The Re-Inflation of the U.S. Housing Bubble and the Unintended Consequences of Monetary Stimulus

The Re-Inflation of the U.S. Housing Bubble and the Unintended Consequences of Monetary Stimulus

  • Nick Leyendecker
  • 01/24/16
More homes changed hands in the Twin Cities and in the U.S. during 2015 than any other year in the past decade and median home prices are now just 4.5 percent below their all-time peak from 2006.

But why have prices risen so high, so fast? Did the U.S. economy launch into a golden age of prosperity and growth in 2011 that will continue to sustain us into the future? Or is this a new economic bubble built on artificially low-interest rates and monetary stimulus from the Federal Reserve?
Economies function very similar to the way a human body functions. The natural indicators and mechanisms within the economy are constantly fighting to achieve a healthy equilibrium.

The most important mechanism in the economy's natural balancing process is the pricing mechanism. Simple Examples: When supply gets too low and demand too high, prices rise to attract the necessary people, capital and resources. The adverse is also true, when supply gets too high and demand too low, prices fall in order to attract the necessary demand and to allow people, capital and resources to be re-allocated where they are needed the most. Such is the nature of the business cycle. Market prices are not determined arbitrarily nor can a central banker simply guess the fair market price. Fair market prices are derived through an organic, economic process.

When the price of money (the rate of interest at which money can be borrowed) is artificially fixed by a central authority rather than determined organically by the market, the most important element of the economy's natural balancing process is disabled and false indicators are sent to the players within the economy. The severity of the false indicators is relative to the difference between the artificially controlled price and what the price naturally would have been, absent the artificial intervention. Those false indicators lead to altered economic behavior (or malinvestment as Ludwig Von Mises called it) and the result is an artificial economic distortion that must be resolved before the economy can ever return to a healthy state of balance.

Artificial economic stimulants work in the same way that artificial human stimulants work. You get a temporary high and feel great for a short period of time (the boom) but as soon as you discontinue use of the stimulant, reality sets in and you are forced to discover how unhealthy you really are. You then must suffer through the hangover (the bust) before your body can return to a healthy state of balance. Such is the nature of America's modern day boom and bust cycle.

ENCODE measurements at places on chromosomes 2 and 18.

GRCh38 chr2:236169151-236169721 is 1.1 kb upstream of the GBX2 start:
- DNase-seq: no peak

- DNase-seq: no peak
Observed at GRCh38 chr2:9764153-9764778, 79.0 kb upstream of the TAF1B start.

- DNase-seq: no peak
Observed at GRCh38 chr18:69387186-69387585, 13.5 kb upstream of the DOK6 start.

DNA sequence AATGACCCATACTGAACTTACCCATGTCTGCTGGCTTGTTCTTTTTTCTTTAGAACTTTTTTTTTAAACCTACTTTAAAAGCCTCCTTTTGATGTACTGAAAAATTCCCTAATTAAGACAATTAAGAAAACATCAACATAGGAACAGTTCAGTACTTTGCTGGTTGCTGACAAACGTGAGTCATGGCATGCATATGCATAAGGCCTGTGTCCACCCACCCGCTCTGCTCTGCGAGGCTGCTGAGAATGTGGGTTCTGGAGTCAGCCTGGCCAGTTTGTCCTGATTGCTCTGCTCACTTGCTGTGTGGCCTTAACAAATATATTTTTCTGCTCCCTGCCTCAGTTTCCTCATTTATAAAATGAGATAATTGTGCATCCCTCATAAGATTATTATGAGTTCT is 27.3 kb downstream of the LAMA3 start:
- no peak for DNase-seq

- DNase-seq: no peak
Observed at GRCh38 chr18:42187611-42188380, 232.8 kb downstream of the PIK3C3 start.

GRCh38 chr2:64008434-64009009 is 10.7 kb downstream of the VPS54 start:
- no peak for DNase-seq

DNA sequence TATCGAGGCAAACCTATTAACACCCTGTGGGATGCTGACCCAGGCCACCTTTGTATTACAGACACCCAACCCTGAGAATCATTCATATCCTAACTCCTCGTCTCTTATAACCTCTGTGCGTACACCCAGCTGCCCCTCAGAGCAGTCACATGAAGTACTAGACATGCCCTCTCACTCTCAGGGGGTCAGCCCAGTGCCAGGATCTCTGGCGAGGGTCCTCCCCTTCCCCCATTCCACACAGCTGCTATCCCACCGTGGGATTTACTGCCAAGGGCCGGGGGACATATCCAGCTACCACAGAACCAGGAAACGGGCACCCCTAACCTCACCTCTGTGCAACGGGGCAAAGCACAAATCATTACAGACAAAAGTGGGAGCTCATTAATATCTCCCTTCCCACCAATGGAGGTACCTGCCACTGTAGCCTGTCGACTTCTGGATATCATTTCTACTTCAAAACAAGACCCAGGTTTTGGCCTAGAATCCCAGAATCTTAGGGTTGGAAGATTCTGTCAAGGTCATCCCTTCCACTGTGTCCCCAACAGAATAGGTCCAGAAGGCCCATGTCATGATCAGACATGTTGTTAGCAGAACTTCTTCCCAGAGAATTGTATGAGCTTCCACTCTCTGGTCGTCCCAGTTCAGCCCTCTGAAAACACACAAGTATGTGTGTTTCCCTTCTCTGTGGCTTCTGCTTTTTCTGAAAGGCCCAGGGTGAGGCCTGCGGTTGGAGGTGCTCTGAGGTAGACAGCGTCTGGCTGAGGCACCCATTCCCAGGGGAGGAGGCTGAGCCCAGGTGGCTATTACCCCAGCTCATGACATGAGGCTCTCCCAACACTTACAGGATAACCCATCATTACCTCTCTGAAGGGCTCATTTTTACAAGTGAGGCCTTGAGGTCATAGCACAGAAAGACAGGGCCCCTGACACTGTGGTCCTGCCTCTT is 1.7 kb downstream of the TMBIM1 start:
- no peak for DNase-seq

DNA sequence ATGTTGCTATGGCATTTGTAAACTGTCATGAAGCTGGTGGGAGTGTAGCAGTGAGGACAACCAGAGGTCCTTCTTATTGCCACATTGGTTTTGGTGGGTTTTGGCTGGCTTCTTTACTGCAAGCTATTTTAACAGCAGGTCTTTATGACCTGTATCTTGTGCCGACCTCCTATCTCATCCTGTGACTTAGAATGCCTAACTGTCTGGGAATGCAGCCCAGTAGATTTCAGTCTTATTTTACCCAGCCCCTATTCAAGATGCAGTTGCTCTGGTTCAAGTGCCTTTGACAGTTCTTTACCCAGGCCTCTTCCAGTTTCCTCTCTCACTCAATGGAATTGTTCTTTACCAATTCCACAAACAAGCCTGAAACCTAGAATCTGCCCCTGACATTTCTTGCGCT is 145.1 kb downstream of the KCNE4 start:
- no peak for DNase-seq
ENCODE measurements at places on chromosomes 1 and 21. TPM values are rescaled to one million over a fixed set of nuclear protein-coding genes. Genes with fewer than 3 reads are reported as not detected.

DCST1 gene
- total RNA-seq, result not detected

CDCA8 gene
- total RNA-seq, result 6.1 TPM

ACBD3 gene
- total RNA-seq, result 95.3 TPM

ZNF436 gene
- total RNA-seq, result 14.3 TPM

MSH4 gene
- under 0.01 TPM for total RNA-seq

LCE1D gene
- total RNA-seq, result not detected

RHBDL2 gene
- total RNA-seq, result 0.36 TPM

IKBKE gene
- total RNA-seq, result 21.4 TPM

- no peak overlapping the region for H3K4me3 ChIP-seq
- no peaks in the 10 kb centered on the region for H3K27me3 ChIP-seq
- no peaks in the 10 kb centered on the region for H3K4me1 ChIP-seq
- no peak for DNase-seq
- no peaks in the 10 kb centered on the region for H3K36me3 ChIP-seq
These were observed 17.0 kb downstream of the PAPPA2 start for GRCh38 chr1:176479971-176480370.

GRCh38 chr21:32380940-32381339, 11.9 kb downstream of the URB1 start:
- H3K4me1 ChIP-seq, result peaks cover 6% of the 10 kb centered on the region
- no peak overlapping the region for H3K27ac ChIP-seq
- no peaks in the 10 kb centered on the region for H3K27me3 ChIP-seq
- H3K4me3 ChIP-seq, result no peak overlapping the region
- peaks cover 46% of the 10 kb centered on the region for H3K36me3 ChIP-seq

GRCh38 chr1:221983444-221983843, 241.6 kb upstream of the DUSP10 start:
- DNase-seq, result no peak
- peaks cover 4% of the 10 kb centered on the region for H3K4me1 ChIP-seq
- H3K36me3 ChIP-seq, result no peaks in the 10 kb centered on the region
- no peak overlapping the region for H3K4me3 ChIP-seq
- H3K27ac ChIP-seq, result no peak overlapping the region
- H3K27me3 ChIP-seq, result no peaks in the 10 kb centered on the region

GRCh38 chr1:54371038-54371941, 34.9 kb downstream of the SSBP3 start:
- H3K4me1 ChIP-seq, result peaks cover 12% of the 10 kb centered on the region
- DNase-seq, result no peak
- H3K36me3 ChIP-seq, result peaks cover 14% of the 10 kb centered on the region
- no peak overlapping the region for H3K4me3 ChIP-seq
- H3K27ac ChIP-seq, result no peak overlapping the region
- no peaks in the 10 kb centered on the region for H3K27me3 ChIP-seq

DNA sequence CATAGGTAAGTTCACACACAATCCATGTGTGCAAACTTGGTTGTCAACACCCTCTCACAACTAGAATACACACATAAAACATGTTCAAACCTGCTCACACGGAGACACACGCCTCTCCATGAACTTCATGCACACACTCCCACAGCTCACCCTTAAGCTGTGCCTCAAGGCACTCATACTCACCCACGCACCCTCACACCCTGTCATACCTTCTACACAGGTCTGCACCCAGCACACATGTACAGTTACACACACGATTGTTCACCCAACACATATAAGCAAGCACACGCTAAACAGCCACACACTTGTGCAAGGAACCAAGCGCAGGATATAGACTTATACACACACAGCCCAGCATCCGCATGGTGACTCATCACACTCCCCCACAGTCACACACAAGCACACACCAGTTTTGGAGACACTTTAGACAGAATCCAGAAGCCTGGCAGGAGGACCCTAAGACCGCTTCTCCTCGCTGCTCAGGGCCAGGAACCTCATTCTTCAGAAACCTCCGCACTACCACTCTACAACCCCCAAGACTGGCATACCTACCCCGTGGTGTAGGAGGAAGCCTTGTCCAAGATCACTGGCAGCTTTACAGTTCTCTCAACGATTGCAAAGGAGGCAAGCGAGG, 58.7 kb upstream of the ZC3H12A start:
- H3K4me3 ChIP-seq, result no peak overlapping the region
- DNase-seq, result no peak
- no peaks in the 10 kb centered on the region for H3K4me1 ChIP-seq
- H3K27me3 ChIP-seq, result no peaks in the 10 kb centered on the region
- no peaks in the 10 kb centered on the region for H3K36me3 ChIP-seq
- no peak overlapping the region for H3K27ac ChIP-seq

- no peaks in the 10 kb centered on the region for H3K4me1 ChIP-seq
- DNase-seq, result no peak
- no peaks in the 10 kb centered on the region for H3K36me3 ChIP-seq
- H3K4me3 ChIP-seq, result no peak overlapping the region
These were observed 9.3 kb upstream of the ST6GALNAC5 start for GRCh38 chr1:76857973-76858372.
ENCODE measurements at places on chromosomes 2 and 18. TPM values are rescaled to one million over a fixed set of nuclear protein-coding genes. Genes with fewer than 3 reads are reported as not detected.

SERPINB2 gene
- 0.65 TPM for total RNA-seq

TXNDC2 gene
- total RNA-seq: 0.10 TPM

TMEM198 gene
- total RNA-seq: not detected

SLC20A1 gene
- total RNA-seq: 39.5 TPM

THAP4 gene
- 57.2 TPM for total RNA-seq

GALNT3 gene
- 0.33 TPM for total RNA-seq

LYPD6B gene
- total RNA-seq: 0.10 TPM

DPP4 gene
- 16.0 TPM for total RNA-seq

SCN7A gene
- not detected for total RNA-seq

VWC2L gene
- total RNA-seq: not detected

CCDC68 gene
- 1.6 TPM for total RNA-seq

Federal Reserve Intervention and the Housing Bubble:
No one knows exactly what the market rate of interest would be absent the Federal Reserve's continual intervention, however history does give us some general ideas. Most economists would agree that the Fed has kept interest rates artificially below market since the early 1990s. During that time frame, housing prices have risen by 227% and the stock market has risen by 482%.

From 2000 to 2002 the Fed aggressively reduced the Fed Funds Rate from around 6% down to around 1% and kept the rate there until 2004 when they began to progressively raise it back up. As a result, in just 6 years (from 2000 to 2006) housing prices rose by 80%. The broad economic consensus is that a bubble was inflated in the U.S. housing market during that time which burst in 2007, however very few economic pundits have made any meaningful connection between the housing bubble and the Fed's monetary stimulus activity. However if you look objectively at the Fed's significantly increased economic intervention over the past 25 years and the significantly increased volatility in the markets over that time frame, the correlation is very difficult to ignore.

In mid to late 2006, the housing market peaked and prices began to fall in the market's attempt to correct the artificial imbalances from the boom of the early 2000s. But rather than allowing the market to resolve the distortion and return to a healthy state of balance, the Fed once again (in the third quarter of 2007) chose intervention by launching their response of aggressive rate reductions. This time around, the Fed's intervention became so aggressive that in December of 2008, for the first time in the 100 year history of America's Central Bank, they reduced the Fed Funds Rate to zero and they kept rates there for 7 years (until December 15th of 2015).

In late 2008, despite the fact that interest rates were at historical lows, housing prices in the U.S. continued to fall. So in January of 2009, the Fed (seemingly determined to alter the market's course) launched a never before conceived of experiment in monetary stimulus called "quantitative easing". Over the next five years, the Fed used QE to add an unprecedented, $3.5 trillion to the money supply and pumped it into America's economic system by purchasing various financial instruments. (To put things into perspective, that is enough money give every man, woman and child in the U.S., $11,000.)

The result of all of all this unprecedented, economic intervention is a re-inflated bubble in both the U.S. equity and housing markets and an unstable economy.